ULI group releases report, strategy for Central Terminal

BUFFALO, N.Y. (WIVB) — A group of planners and architectural experts are releasing their report about what should happen next at the Central Terminal. The group spent the week in the city surveying the site and now they’re sharing their findings. The Urban Land Institute report includes goals and plans for where to start with rebuilding not only the Central Terminal but also the Broadway-Fillmore neighborhood where it is situated.

“Investment simply in the Central Terminal won’t give us the investment we need,” said Jennifer Ball, with the ULI. “It’s important to concurrently invigorate Broadway-Fillmore community.”

And that’s why the ULI s proposing a strategy where one of the first steps includes creating a development plan for the East Side. ULI also suggests having a master plan for the building which includes breaking down the minimum cost of repairing and stabilizing each part of the former train station.

“We need to capitalize on memories and use this to make a thriving complex,” said Betsy del Monte, an architect with the Urban Land Institute.

The very first thing the ULI thinks needs to happen so there’s success – the current owners, the CTRC — which is made up of all volunteers — needs to establish itself as a corporation with an executive director and paid staff members. ULI says their list of near term suggestions, like that, are items which can start happening as soon as next week.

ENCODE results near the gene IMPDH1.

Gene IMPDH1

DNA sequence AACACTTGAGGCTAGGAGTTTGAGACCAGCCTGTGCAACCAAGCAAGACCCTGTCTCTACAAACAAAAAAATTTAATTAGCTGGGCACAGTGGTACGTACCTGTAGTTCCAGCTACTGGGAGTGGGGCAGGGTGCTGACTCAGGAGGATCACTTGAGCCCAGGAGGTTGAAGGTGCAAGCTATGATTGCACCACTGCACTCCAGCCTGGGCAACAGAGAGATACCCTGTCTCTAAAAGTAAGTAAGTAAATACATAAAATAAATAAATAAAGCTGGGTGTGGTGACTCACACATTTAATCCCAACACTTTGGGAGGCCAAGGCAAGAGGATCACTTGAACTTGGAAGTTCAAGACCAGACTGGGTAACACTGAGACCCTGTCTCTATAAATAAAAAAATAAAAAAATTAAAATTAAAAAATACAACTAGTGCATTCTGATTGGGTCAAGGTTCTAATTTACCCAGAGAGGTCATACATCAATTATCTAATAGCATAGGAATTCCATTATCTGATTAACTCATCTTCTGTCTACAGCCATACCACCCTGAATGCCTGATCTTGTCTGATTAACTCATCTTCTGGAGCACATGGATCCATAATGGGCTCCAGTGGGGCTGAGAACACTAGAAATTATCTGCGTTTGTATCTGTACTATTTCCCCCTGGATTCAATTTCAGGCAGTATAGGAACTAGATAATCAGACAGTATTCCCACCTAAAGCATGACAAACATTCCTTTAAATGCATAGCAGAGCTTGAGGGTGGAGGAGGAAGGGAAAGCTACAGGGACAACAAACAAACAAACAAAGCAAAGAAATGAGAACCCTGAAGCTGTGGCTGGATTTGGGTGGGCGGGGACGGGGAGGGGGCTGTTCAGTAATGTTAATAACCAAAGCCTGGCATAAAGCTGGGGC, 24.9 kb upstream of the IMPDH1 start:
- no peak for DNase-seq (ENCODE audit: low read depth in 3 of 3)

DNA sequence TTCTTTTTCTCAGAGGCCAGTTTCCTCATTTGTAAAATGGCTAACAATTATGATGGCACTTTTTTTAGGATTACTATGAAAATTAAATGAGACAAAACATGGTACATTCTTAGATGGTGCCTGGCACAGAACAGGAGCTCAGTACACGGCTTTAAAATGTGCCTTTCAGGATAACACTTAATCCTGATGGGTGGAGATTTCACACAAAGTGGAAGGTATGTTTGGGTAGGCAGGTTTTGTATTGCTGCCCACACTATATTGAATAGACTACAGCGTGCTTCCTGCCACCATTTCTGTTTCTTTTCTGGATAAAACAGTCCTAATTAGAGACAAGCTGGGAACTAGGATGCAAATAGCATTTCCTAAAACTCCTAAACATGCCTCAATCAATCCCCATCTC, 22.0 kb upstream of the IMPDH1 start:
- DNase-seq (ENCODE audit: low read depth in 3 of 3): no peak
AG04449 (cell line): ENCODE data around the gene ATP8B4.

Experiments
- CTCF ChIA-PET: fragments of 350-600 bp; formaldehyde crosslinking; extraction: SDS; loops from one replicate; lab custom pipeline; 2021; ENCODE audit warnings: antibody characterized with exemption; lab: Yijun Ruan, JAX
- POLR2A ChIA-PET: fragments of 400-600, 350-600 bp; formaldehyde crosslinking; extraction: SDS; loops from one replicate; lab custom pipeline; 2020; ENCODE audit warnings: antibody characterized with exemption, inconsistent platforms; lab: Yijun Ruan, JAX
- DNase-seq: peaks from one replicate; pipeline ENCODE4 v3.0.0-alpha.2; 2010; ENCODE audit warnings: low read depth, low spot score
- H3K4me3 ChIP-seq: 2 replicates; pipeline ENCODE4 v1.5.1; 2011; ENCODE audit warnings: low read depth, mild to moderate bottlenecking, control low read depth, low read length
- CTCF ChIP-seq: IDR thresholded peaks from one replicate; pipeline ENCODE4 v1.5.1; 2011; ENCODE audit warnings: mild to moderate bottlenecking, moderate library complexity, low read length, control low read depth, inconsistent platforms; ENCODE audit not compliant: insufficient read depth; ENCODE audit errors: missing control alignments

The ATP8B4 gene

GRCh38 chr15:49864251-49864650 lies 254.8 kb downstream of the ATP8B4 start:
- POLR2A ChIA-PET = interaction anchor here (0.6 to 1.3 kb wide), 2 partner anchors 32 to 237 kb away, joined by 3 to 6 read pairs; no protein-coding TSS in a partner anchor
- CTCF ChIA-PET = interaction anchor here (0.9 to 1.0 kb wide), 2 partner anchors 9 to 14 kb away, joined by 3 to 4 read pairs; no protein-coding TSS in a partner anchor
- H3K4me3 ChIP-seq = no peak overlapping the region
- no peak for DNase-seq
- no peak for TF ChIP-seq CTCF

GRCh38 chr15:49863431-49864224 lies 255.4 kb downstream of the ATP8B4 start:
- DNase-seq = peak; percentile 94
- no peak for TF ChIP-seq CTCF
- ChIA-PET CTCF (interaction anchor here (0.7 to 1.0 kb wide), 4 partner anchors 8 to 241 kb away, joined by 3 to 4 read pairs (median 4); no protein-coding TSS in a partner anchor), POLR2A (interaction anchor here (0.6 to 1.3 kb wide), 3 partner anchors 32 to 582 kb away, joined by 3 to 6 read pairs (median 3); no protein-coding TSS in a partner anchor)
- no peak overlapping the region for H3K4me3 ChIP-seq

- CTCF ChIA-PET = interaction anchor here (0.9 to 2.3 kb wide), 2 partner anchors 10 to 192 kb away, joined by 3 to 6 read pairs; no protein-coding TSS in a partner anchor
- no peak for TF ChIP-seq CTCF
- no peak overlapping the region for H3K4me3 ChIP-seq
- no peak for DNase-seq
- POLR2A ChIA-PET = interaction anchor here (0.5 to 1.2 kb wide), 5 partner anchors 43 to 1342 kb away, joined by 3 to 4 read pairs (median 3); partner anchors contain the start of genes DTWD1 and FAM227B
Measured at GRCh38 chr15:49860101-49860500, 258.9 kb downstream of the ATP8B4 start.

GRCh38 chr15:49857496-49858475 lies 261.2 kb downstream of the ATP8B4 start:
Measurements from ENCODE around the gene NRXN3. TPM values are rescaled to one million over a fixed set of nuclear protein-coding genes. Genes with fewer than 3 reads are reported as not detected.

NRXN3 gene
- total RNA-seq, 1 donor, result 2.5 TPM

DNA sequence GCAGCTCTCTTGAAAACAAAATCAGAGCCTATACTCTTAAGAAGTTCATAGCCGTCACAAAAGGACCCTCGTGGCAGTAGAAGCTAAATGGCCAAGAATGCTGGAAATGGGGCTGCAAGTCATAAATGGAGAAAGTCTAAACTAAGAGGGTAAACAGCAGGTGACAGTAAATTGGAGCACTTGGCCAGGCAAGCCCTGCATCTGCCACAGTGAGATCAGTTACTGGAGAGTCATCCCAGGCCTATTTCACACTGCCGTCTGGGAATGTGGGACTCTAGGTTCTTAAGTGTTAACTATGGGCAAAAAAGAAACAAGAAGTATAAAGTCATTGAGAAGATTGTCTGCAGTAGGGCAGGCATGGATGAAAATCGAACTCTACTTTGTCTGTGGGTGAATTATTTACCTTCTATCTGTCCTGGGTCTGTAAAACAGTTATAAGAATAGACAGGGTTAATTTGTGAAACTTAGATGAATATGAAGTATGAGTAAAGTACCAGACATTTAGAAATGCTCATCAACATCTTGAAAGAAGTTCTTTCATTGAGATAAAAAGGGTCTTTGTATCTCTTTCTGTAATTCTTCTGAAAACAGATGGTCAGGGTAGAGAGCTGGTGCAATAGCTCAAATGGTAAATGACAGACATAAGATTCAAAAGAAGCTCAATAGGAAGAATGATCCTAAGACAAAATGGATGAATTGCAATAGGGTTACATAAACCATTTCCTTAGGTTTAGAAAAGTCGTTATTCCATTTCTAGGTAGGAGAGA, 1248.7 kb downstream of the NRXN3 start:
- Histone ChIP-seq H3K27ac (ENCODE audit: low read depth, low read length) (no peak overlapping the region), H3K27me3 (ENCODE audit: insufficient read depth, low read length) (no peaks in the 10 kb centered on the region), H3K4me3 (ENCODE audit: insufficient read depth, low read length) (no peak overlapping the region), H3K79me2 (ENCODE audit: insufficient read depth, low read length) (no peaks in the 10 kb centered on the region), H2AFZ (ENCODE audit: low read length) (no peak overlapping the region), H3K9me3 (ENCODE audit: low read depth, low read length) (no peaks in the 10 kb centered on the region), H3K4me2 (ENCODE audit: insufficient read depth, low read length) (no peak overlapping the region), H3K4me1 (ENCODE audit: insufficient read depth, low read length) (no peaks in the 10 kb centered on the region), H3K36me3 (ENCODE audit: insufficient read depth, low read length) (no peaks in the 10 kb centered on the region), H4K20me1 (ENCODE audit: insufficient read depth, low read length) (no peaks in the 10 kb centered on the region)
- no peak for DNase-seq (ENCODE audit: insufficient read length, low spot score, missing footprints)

The group of planning and architectural experts is suggesting in the next one to five years, the concourse reopens to the public with a restaurant and year round venue as well as beautifying the green space, creating a park. Looking longer term, 6 to 20 years, their suggestions include enhancing Fillmore Avenue and reusing vacant lots around the area.

“The opportunity – which we think is huge – is to create connectivity and vibrancy that comes from that connectivity, into community and vice versa,” said Michael Stern with the ULI.

As the floor opened to the public, many expressed concerns about how those living on the East Side will benefit now and overtimeand not be priced out from the historic neighborhood.

“The lack of development and investment has hurt people,” said Malaika Abernathy, a planner. 

While the group couldn’t put a price tag on the total cost, they are estimating it’ll take millions of dollars – from both the public and private sectors, to make the building safe, accessible, and into something like the Queen City has never seen before

“We’re not talking about restoration; we are talking about rebirth,” said Stern.


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